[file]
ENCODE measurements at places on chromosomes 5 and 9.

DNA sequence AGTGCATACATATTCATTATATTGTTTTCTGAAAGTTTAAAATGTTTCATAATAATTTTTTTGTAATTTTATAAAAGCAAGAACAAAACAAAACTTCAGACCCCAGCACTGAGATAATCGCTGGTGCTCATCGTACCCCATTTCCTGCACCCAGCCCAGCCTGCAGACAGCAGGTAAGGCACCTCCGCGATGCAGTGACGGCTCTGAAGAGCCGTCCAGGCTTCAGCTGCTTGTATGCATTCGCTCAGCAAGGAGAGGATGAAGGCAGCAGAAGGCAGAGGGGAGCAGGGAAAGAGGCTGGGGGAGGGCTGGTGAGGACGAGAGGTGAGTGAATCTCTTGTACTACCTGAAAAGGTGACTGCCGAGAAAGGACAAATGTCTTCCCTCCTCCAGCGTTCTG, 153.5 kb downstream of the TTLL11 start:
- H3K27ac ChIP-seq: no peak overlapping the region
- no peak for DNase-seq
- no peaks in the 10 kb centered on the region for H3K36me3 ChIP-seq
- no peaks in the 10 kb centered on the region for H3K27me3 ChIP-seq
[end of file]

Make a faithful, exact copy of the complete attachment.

ENCODE measurements at places on chromosomes 5 and 9.

DNA sequence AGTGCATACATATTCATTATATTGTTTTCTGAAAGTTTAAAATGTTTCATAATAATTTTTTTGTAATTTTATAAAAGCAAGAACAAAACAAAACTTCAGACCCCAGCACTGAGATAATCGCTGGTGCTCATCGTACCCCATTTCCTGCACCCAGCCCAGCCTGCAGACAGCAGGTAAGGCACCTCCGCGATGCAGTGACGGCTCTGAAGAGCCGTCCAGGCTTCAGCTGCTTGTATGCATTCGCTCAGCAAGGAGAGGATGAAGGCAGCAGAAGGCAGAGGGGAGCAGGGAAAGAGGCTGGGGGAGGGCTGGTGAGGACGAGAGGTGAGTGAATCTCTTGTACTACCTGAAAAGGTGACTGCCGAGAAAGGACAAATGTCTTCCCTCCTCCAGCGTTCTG, 153.5 kb downstream of the TTLL11 start:
- H3K27ac ChIP-seq: no peak overlapping the region
- no peak for DNase-seq
- no peaks in the 10 kb centered on the region for H3K36me3 ChIP-seq
- no peaks in the 10 kb centered on the region for H3K27me3 ChIP-seq